PEDAGOGIA DEL DISSENY,
Environmental design education in schools
Design education in schools has been a focus for argument and debate in the UK for over twenty years. The inclusion of design technology in the National Curriculum has given fresh impetus to this and has brought to the surface many issues that are still unresolved. It was initially developed as a means of changing the practice of craft teachers (woodwork and metalwork) in secondary schools. In the past, design education in secondary schools has tended to be identified with craft and technology, and in UK schools at least has concentrated on product design, focusing primarily on an exploration of materials and concentrating on production methods. In primary schools, science and technology has subsumed much of what we might recognise as design studies, often equated with «problem-solving». In the National Curriculum, which has recently been introduced, design has been identified both as a «foundation» subject and as a cross-curricular concern for all pupils aged 5-16. Three areas of study are specified: artefacts; systems; and environments.
The overall objective, described in the report Design and Technology for ages 5 to 16,1 is the development of design and technological capability, defined as «the capability to operate effectively and creatively in the made world». This is to be welcomed, stressing as it does the active nature of design studies. The report also states that the capability to investigate, design, make and appraise is as important as the acquisition of other types of knowledge. It might be useful to think of design as the translation of thought into action. However, teachers are not always clear about what is meant by «design». Bruce Archer offers a comprehensive definition:
Design is that area of human experience, skill and knowledge that reflects man's concern with the appreciation and adaptation of his surroundings in the light of his material and spiritual needs. In particular, it relates to configuration, composition, meaning, value and purpose in man-made phenomena.2
In environmental design, experience of work in schools suggests the need for four distinct, but related, areas of study: aesthetic and design awareness; a feeling response to place: analytical and critical study; design activity. The work has been influenced by a growing interest in environmental concerns and the development of critical studies. Much of the work has been spearheaded by art teachers, who have been able to develop a new approach to architecture of townscape studies, and geography teachers, who have promoted planning studies. This paper draws primarily on the experience of art teachers and primary teachers who have developed art-based approaches, linking design and environmental concerns. Architecture studies in schools have traditionally been offered to a minority of pupils as an option within an art history course. The situation is now changing and there have been attempts to extend the notion of design and environmental education to encompass a much broader definition of architecture. A new consciousness about environmental quality has revealed that need to encourage a wider engagement in environmental concerns. Early efforts were influenced by the involvement of architects and planners in a working partnership with teachers. Two projects are of particular importance here: the «Front Door» Project at Pimlico School (1974-76) in London and the Schools Council national curriculum development project, «Art and the Built Environment» (1976-82).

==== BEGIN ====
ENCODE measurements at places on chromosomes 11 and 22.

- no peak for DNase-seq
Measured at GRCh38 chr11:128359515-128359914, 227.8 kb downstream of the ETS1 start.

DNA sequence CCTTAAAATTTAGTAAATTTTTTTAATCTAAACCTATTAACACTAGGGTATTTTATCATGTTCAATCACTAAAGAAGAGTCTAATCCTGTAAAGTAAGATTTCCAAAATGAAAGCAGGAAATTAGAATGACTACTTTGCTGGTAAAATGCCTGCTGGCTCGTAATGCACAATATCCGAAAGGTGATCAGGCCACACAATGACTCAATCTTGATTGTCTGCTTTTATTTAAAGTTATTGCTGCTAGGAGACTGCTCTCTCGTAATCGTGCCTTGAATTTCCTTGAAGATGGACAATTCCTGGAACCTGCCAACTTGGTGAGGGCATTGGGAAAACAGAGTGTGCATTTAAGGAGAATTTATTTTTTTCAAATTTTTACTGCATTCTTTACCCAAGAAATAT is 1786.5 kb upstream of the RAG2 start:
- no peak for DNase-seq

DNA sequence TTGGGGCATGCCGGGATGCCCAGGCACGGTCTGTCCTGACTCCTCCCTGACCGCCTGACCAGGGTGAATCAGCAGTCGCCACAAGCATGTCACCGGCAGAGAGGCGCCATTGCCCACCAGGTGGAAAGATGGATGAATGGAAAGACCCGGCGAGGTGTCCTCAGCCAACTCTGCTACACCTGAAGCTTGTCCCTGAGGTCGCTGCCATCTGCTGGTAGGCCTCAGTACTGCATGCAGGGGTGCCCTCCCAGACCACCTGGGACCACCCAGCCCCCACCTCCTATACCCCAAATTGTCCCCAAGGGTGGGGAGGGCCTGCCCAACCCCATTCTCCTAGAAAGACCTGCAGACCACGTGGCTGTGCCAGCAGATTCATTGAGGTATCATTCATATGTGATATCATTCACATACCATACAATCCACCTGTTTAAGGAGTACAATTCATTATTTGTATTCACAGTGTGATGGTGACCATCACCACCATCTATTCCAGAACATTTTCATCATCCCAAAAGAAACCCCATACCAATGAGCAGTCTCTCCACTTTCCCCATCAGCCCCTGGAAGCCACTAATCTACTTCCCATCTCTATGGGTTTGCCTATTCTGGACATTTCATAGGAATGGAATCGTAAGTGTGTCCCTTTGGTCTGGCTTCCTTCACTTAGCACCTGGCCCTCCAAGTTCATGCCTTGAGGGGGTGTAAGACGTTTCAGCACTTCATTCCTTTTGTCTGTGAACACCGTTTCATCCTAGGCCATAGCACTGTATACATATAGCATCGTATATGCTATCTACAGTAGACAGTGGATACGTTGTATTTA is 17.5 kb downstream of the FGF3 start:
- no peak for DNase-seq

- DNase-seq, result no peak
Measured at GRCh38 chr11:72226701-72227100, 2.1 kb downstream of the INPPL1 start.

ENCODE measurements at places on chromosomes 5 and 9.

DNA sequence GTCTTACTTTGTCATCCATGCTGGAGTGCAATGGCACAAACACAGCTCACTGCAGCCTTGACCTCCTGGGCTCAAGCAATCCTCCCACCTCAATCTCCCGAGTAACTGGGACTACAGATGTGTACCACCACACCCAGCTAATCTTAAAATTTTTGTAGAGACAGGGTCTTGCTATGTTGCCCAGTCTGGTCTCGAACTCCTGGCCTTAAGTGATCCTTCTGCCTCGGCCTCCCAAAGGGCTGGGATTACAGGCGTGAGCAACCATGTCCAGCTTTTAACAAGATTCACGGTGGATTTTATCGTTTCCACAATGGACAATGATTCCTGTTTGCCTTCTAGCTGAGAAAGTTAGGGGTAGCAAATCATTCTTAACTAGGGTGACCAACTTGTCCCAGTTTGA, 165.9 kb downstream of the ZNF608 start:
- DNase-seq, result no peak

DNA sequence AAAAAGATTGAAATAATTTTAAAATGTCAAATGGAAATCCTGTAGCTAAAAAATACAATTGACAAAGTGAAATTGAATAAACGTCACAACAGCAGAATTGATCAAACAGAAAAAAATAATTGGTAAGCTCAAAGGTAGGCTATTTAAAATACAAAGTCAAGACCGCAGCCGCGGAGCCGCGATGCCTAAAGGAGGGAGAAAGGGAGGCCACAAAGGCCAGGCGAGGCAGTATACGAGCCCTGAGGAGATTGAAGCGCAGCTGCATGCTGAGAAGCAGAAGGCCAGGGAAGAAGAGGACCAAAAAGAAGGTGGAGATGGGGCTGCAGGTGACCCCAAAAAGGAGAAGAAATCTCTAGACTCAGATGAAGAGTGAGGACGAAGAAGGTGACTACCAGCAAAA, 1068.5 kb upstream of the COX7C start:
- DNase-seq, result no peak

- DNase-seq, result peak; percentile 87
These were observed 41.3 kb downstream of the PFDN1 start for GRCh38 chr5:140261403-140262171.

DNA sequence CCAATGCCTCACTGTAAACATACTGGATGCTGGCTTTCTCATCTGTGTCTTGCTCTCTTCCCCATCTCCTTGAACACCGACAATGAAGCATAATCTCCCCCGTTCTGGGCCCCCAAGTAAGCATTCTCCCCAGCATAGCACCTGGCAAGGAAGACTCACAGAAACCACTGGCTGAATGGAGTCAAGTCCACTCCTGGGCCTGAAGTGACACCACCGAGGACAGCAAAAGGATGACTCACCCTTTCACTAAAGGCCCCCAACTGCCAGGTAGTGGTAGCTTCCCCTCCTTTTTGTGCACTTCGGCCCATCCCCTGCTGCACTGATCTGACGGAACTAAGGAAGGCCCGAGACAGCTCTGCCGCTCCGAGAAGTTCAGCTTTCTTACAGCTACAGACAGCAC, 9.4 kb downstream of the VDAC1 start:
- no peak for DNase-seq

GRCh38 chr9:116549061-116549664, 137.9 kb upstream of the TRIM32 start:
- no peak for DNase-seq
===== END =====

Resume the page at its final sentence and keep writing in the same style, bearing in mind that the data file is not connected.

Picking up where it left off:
The «Front Door» Project brought together teachers and architects in a working partnership to develop a course of architecture and design studies based on an investigation of the local area. It was set up in response to the interim findings of the Royal College of Art study Design in General Education (1973), which revealed that design education in schools was confined to product and graphic design. This pilot scheme identified some of the possibilities of environmental design studies and demonstrated the value of interprofessional collaboration as a means of curriculum development. The pupils also had an important contribution to make —their detailed knowledge of the local area. Over a two year period, a framework for a programme of study was developed which spanned the seven years of secondary schooling. This was incorporated in art, design, community education and liberal studies courses.
The problem the «Front Door» team set themselves was to find the best ways of engaging pupils of varying ages in an investigation of architecture and design, using the local neighbourhood as a focus and using art as a means of study. For eleven year olds, the work included consideration of the changing neighbourhood, places where people lived, worked or played. Twelve year olds studied shape, colour, pattern and texture, one group developing a study of decoration based on natural form. Thirteen year olds made a study of shops as a kind of «soft» architecture, more liable to change than other bits of the built environment. This theme was echoed in slide programmes made by fourteen year olds, who explored the notion of shopkeepers as designers. Other themes were provision for play, words in town, transport and housing. For the older pupils, much of the observation and analytical work provided opportunities for valuable research necessary for their art examinations. They created collections of sketches, observational drawings and photographs from which they developed paintings, drawings and collages of subjects as diverse as street furniture, market stalls, power stations and gasholders.